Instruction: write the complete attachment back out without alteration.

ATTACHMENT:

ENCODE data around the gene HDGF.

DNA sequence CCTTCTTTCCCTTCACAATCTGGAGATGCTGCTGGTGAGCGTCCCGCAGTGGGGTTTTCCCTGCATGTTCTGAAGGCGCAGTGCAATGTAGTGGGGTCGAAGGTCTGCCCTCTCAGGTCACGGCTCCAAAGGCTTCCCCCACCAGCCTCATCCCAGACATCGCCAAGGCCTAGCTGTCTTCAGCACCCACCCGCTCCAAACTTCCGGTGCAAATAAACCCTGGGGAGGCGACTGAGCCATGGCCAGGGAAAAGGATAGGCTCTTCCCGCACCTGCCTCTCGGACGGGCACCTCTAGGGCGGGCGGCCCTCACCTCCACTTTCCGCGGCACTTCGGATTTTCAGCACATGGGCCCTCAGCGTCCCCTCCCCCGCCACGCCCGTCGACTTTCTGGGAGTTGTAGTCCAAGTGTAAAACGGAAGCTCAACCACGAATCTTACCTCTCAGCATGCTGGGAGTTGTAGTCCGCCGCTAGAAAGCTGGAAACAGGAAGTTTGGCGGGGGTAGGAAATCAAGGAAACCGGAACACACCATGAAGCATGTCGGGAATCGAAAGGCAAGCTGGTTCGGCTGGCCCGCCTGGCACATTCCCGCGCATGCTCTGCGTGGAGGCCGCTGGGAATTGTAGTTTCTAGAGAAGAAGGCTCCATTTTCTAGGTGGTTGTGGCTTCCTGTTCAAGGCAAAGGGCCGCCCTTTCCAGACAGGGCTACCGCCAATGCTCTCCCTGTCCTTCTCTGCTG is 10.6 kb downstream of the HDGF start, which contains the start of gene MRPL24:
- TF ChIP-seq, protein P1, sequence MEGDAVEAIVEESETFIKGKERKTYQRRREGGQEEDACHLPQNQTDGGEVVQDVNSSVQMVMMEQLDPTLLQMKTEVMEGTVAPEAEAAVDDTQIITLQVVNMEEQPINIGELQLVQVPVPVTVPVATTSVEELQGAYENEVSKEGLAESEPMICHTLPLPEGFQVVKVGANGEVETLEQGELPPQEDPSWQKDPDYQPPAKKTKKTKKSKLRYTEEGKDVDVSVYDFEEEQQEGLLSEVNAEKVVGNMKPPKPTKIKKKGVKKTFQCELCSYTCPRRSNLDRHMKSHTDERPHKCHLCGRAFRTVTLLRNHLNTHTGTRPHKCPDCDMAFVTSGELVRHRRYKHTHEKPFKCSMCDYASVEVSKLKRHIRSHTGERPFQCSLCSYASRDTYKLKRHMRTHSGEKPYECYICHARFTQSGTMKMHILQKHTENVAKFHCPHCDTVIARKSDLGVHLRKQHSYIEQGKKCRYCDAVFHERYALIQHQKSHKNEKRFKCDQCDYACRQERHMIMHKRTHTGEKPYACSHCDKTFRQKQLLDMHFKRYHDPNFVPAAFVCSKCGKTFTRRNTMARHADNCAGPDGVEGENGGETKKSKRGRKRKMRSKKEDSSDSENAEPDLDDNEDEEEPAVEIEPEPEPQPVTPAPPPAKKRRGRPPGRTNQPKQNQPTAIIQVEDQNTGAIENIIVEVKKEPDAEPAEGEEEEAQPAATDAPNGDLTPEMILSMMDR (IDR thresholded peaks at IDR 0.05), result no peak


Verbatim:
ENCODE data around the gene HDGF.

DNA sequence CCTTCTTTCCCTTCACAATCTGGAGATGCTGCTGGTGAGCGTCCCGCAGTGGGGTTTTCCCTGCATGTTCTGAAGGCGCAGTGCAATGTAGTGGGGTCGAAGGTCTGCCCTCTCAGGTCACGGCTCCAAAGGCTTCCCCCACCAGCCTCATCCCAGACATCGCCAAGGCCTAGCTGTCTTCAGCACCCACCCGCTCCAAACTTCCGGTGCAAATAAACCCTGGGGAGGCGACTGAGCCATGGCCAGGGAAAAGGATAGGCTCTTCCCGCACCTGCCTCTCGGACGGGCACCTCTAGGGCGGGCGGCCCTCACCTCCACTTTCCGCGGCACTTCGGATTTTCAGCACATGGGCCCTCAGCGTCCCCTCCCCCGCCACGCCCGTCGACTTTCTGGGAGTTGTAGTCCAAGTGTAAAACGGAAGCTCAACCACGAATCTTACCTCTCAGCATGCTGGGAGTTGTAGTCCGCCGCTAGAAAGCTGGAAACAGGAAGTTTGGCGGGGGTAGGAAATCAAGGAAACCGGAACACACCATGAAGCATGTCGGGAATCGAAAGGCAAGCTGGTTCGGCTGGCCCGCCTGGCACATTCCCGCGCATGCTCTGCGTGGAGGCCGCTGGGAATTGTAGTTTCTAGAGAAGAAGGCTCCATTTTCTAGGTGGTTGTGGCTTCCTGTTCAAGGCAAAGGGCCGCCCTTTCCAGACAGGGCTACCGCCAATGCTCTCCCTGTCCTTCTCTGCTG is 10.6 kb downstream of the HDGF start, which contains the start of gene MRPL24:
- TF ChIP-seq, protein P1, sequence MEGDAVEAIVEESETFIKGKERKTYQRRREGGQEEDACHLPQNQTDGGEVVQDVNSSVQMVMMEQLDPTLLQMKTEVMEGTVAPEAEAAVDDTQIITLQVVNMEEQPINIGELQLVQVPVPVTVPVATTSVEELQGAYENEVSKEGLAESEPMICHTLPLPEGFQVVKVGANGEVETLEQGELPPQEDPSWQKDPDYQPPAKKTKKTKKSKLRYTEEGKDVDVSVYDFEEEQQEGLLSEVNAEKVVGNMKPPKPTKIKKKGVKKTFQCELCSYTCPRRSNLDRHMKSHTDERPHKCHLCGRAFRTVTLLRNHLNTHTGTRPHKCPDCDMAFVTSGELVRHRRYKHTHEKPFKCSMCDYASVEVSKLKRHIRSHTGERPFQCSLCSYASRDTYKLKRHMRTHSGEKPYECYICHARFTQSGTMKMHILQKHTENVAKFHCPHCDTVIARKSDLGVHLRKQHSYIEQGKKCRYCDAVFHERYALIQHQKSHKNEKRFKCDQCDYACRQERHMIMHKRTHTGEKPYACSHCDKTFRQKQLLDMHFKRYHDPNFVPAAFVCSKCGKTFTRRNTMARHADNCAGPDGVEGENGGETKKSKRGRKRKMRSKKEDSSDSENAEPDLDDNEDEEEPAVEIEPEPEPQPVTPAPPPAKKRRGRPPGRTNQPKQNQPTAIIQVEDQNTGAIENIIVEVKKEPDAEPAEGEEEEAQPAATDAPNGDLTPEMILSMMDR (IDR thresholded peaks at IDR 0.05), result no peak